Because all is tiny and small maybe you consider to go back ? or do you prefer our
    health care System and other social achievements like 25 days payed holiday?
    Maybe its better here ?

  8. An American lady who appears to be authentic giving a sh… on whitewashed political correctness. Refreshing. I guess you're used to take some hurdles that will eventually come. I wish you all the best.

  9. Here in Hamburg (main-station) you also can go to Edeka-supermarket and to Rossmann-drugstore on Sunday. They are opened every day from 7 o clock until 23 o clock. I think in the most big cities (for example Munich, Cologne, Berlin) somewhere you will find open stores on Sunday. Okay, when you live in a little village, you could have a problem… But up to now never in my life I had the desire to buy eggs or noodles on a Sunday.

  10. Wie kann man nur so haßerfüllt sein: "I hate it, hate, hate it – my Gosh!" How much I hate it!"
    Das paßt gut zu der abfälligen und primitiven Mimik, wie man sie bei uns hier nur aus dem Glasscherbenviertel her kennt!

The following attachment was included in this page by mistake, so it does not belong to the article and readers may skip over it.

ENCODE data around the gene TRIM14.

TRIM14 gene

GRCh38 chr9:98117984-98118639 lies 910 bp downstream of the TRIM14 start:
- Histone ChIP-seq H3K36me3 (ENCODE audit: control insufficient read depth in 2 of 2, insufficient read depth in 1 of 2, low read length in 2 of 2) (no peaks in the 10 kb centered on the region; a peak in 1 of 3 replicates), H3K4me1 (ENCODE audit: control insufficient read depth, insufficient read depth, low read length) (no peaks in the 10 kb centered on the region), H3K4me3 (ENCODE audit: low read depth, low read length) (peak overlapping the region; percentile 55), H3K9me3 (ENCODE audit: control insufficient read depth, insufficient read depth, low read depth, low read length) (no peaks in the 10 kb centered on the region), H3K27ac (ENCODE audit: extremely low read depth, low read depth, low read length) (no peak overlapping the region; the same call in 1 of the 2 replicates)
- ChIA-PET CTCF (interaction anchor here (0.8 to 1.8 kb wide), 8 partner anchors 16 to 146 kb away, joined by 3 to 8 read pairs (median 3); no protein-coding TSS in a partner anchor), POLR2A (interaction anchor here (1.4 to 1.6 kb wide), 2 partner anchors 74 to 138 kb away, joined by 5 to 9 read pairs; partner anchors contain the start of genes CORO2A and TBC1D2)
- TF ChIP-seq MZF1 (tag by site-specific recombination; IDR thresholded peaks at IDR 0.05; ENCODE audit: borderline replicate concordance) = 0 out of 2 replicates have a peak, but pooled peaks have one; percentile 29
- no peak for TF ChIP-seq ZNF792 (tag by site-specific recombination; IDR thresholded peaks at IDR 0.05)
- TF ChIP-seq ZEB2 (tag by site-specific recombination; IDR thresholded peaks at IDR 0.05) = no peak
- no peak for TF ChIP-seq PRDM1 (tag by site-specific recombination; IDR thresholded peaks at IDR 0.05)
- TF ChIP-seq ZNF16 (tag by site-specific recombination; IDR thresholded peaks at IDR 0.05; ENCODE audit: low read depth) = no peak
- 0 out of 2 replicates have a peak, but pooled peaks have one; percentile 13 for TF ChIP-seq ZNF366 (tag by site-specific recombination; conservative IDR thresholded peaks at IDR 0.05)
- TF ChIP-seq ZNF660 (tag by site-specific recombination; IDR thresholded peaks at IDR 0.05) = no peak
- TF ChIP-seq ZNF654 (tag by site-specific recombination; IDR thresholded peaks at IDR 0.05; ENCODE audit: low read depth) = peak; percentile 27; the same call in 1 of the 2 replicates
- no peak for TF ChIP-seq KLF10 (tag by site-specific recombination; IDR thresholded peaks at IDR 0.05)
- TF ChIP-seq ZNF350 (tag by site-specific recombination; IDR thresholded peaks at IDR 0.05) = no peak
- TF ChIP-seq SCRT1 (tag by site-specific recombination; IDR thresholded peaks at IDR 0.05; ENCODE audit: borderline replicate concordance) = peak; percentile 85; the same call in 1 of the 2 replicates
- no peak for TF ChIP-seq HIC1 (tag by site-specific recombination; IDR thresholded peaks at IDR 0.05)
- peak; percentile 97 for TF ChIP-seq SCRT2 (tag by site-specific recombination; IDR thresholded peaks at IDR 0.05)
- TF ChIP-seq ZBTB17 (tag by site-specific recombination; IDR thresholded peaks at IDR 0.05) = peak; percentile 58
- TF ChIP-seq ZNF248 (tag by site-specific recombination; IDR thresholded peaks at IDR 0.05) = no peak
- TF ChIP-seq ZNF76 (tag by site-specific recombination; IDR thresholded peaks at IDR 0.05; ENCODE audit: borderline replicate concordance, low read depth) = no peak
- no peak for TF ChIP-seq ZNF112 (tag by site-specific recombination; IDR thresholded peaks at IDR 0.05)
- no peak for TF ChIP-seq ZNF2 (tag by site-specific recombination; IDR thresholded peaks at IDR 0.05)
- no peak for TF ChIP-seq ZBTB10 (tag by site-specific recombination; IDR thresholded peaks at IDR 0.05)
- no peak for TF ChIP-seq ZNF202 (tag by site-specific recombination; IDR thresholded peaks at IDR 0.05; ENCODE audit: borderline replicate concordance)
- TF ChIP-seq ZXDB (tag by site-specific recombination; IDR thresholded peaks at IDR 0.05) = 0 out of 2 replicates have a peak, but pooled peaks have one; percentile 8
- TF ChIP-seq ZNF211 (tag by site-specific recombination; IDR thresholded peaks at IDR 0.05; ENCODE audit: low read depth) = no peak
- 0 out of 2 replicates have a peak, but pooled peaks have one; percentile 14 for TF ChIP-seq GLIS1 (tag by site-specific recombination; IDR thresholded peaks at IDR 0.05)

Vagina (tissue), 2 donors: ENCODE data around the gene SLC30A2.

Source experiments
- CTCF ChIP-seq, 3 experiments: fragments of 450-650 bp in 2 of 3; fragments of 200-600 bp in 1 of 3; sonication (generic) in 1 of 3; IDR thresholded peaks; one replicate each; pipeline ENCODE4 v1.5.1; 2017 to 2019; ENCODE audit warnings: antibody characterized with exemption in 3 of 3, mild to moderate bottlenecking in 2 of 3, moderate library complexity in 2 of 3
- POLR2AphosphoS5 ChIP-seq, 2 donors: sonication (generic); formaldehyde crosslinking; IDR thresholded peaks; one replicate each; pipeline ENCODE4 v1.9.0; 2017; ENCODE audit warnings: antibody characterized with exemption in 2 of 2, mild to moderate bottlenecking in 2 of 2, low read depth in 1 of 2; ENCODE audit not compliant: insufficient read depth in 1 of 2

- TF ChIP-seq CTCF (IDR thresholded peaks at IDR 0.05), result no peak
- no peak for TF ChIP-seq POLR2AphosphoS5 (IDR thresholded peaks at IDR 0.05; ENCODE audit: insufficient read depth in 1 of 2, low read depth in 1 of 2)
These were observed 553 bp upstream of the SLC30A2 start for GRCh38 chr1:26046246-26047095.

11. if i got you right, you want to stay for a long time in Germany. So pls make sure that your driving licence is valid here and ask for informations at your local "Fahrerlaubnisbehörde" im "Landratsamt". if i remember it well and if nothing chanaged, you can carry a motor vehicle for a maximum of six months after your entry into Germany. During this time, a translation with classification of the U.S. driver's license must be carried. At the end of the six months, your driving licence expires. You will then have to take care of the reclassification of your US driving license into a German driving license. You must personally apply for the German driving licence and contact your competent road traffic office (driving licence office) at your place of residence. The driver's license office will enter a note in your German driving licence that you have presented a US driving licence. The driver's license office sends the U.S. driver's license back to the U.S. Driver's License Authority or detains the U.S. driver's license. You will only receive your US driving licence if you return your German driving licence. Lange Rede, kurzer Sinn: informier dich halt!